We need a Green New Deal for Education

Updated: Aug 26, 2019

On February 7, 2019, barely a month after the swearing-in of the 116th Congress, Senator Edward Markey and Representative Alexandria Ocasio-Cortez released a fourteen-page resolution for a Green New Deal to address climate change, economic inequality, health care and infrastructure. Though widely derided on the right as classic progressive fascination with big government, and on the left for a failure to address underlying causes (or for not going far enough), the intent as well as the name of this resolution have gained a great many supporters. That support is likely to grow through the next election. The Amazon and Alaska are on fire, after all, and neither the environmental crises nor any of the other crises that are stealing our collective sleep are likely to be addressed in any meaningful way until November, 2020. And, if the past is predictive of the future, perhaps not even then.

The Green New Deal mentions education, but only in the most general of terms with regards to “providing resources, training, and high-quality education, including higher education, to all people of the United States.” But there is so much more that needs to be said. If we still hope to end to the destruction of our planet and recapture our flailing democracy, it will have to start in our schools as well as our government.

So, with a prayer and a dash of improbable optimism, I hereby submit some bullet points for the education piece of the Green New Deal:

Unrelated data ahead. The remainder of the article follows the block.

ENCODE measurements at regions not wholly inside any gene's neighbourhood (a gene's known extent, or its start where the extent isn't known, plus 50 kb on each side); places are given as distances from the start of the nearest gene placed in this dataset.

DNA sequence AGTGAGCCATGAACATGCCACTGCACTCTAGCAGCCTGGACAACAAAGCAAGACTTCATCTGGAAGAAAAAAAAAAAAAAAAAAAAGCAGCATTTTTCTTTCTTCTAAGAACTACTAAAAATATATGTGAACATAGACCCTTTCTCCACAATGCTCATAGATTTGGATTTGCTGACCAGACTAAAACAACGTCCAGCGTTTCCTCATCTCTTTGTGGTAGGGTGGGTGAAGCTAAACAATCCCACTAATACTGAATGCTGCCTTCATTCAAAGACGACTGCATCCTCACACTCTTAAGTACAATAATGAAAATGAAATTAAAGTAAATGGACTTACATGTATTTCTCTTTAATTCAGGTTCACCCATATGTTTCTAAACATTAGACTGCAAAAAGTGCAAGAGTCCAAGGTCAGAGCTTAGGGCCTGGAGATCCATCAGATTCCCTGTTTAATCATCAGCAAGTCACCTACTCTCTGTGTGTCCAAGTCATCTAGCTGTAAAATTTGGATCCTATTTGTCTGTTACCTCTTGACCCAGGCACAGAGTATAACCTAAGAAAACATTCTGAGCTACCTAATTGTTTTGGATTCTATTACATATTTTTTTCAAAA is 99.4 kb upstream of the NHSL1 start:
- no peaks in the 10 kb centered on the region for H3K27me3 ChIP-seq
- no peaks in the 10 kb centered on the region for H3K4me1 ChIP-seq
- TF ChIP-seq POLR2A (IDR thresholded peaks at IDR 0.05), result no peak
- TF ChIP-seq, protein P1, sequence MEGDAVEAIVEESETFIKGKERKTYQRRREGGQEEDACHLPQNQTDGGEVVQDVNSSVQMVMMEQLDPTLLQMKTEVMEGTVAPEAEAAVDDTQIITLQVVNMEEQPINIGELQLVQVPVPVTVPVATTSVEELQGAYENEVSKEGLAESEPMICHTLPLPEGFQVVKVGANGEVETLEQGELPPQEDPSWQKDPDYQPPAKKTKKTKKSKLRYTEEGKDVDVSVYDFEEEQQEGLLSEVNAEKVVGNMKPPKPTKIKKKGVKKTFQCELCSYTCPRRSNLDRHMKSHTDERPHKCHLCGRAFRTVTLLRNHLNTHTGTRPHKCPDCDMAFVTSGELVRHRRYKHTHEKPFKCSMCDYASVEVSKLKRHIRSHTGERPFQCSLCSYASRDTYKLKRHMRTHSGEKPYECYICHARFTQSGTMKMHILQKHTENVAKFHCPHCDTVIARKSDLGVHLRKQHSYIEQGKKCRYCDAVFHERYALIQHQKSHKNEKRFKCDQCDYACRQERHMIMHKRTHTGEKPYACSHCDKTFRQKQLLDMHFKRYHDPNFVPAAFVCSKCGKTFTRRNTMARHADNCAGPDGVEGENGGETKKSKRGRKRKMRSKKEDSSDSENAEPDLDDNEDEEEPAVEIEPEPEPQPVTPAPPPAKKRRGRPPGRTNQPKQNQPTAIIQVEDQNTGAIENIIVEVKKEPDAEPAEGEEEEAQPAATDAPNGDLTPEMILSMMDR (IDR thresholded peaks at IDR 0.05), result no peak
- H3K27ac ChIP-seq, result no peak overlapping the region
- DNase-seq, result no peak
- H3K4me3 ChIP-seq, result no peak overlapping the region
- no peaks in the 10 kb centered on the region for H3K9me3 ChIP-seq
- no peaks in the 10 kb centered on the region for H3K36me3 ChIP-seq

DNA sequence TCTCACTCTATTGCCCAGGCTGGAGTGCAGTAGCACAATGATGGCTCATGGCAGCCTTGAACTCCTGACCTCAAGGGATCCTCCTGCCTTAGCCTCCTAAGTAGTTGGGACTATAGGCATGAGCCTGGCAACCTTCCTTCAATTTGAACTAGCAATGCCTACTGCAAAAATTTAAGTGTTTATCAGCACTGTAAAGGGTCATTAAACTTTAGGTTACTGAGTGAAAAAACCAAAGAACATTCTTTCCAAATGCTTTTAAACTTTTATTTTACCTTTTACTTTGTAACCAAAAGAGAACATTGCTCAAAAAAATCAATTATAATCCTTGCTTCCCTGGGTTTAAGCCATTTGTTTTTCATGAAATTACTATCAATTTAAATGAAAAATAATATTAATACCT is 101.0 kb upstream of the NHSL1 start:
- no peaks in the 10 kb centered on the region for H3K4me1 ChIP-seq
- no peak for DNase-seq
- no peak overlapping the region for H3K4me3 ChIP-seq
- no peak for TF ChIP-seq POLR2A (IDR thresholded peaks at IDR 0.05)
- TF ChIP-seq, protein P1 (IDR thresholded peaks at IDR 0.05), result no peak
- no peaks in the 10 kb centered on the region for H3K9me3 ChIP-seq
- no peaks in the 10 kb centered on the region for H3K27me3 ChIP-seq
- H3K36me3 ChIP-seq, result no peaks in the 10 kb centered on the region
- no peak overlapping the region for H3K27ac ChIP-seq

• Schools will have science and civics instruction every day.

  • Schools will be models of the democracy we wish to teach.

  • Teachers will have a voice in all decision-making. There will be a boom in Teacher-powered schools.

  • All important educational decisions will be made as close to the students being served as possible, as is being done now at so many of our independent charter schools.

  • We will move beyond our present test-score obsession towards performance assessments and other means of measuring success that are aligned with our values.

  • Spending on education will go up; spending on defense will go down. No teacher in any state will need a second job.

  • The insane war between charter school advocates and foes will come to an end; hatchets will be buried. The charter and district-school worlds will both work to rid themselves of profiteers.

You may think that I’m a dreamer, but I’ll bet that everyone reading this has a bullet point of their own, too.

Please send us your bullet points.

Better yet, bring your bullet points with you when you come to Albuquerque in November for #ICSS19.

Keep on keepin’ on.

Steve Zimmerman


© 2020 Coalition of Public Independent Charter Schools

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